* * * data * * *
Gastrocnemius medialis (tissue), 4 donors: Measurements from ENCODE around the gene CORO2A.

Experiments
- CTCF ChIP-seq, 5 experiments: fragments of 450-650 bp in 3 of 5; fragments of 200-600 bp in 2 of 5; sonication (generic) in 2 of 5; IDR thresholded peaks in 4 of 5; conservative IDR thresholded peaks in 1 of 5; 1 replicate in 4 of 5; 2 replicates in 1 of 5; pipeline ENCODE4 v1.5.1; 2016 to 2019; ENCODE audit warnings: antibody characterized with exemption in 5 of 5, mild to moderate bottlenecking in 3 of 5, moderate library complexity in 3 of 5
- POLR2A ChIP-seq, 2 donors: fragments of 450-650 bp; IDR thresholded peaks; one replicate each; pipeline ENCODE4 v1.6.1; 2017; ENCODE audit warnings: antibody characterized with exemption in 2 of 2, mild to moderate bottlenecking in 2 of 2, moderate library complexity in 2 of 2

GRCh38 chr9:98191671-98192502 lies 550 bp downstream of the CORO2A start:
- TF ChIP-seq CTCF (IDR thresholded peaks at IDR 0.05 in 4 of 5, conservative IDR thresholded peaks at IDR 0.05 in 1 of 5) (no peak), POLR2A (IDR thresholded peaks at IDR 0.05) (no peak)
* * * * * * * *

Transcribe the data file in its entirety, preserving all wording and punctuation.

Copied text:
Gastrocnemius medialis (tissue), 4 donors: Measurements from ENCODE around the gene CORO2A.

Experiments
- CTCF ChIP-seq, 5 experiments: fragments of 450-650 bp in 3 of 5; fragments of 200-600 bp in 2 of 5; sonication (generic) in 2 of 5; IDR thresholded peaks in 4 of 5; conservative IDR thresholded peaks in 1 of 5; 1 replicate in 4 of 5; 2 replicates in 1 of 5; pipeline ENCODE4 v1.5.1; 2016 to 2019; ENCODE audit warnings: antibody characterized with exemption in 5 of 5, mild to moderate bottlenecking in 3 of 5, moderate library complexity in 3 of 5
- POLR2A ChIP-seq, 2 donors: fragments of 450-650 bp; IDR thresholded peaks; one replicate each; pipeline ENCODE4 v1.6.1; 2017; ENCODE audit warnings: antibody characterized with exemption in 2 of 2, mild to moderate bottlenecking in 2 of 2, moderate library complexity in 2 of 2

GRCh38 chr9:98191671-98192502 lies 550 bp downstream of the CORO2A start:
- TF ChIP-seq CTCF (IDR thresholded peaks at IDR 0.05 in 4 of 5, conservative IDR thresholded peaks at IDR 0.05 in 1 of 5) (no peak), POLR2A (IDR thresholded peaks at IDR 0.05) (no peak)